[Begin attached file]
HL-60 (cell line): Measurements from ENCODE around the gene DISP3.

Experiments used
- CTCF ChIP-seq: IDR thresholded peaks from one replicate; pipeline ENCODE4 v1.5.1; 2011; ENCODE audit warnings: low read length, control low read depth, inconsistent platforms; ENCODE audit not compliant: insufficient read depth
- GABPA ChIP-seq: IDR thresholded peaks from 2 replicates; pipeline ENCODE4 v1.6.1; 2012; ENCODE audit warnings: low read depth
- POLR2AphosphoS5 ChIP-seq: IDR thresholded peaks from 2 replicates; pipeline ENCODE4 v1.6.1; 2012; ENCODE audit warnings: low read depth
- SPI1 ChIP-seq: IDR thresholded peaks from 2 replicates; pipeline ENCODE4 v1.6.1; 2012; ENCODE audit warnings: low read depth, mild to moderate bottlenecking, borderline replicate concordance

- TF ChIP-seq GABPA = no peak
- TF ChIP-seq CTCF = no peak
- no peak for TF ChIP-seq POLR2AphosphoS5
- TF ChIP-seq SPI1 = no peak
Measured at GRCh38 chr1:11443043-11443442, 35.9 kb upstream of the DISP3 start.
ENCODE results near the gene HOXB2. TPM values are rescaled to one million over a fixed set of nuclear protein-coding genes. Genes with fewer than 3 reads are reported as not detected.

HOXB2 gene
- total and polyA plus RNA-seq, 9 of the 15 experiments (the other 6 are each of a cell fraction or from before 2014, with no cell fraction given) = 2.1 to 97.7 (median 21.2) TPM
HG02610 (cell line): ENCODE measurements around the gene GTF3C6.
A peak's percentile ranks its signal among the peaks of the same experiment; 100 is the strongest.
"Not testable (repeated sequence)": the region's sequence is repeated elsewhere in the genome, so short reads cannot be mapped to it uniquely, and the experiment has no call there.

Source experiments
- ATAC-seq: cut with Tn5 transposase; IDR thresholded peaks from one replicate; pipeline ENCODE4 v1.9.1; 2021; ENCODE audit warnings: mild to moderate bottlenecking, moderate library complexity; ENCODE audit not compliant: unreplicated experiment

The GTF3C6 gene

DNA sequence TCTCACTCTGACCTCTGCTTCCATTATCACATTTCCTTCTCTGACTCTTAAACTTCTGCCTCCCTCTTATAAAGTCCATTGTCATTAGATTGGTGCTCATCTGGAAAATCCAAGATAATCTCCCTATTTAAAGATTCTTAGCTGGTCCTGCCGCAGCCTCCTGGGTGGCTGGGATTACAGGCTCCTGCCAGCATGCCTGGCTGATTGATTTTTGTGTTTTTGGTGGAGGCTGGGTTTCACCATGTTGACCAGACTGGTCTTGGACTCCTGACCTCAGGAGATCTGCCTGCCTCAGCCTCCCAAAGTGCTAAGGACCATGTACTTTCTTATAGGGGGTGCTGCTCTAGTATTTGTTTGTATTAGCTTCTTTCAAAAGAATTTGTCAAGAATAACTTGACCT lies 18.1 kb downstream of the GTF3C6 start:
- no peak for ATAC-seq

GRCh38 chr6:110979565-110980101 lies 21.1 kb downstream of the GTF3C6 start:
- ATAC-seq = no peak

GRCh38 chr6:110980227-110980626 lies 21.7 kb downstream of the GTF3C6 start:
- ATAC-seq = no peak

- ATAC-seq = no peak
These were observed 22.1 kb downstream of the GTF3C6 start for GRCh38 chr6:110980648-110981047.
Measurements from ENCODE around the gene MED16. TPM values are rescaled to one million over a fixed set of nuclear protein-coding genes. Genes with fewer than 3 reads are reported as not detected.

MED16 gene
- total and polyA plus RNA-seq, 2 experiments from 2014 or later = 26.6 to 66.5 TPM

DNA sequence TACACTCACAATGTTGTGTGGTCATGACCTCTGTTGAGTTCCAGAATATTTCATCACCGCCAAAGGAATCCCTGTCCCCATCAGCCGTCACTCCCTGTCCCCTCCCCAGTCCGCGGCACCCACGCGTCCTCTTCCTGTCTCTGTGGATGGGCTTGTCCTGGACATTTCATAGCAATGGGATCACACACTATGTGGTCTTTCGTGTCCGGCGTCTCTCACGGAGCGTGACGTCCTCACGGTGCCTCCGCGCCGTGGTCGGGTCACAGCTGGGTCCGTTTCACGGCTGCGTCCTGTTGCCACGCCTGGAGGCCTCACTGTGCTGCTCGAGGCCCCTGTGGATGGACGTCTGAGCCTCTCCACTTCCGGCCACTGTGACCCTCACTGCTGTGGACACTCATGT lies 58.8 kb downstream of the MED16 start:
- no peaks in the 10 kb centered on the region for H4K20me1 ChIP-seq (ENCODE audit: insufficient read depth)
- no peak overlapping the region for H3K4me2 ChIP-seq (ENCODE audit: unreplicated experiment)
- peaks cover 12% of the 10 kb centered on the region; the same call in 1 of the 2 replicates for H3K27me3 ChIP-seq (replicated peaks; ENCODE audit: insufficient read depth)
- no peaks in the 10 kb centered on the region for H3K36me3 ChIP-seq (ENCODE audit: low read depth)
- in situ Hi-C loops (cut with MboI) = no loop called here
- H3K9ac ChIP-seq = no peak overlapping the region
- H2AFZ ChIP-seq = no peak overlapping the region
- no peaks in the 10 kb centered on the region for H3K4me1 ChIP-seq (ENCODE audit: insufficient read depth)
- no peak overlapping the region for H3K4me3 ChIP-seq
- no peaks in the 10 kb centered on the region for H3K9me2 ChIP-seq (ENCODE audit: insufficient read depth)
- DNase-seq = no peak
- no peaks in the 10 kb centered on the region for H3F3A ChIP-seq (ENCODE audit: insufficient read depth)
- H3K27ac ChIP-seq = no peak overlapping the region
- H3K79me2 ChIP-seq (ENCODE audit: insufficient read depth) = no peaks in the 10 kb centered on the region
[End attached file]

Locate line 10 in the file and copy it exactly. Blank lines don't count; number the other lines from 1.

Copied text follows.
- TF ChIP-seq SPI1 = no peak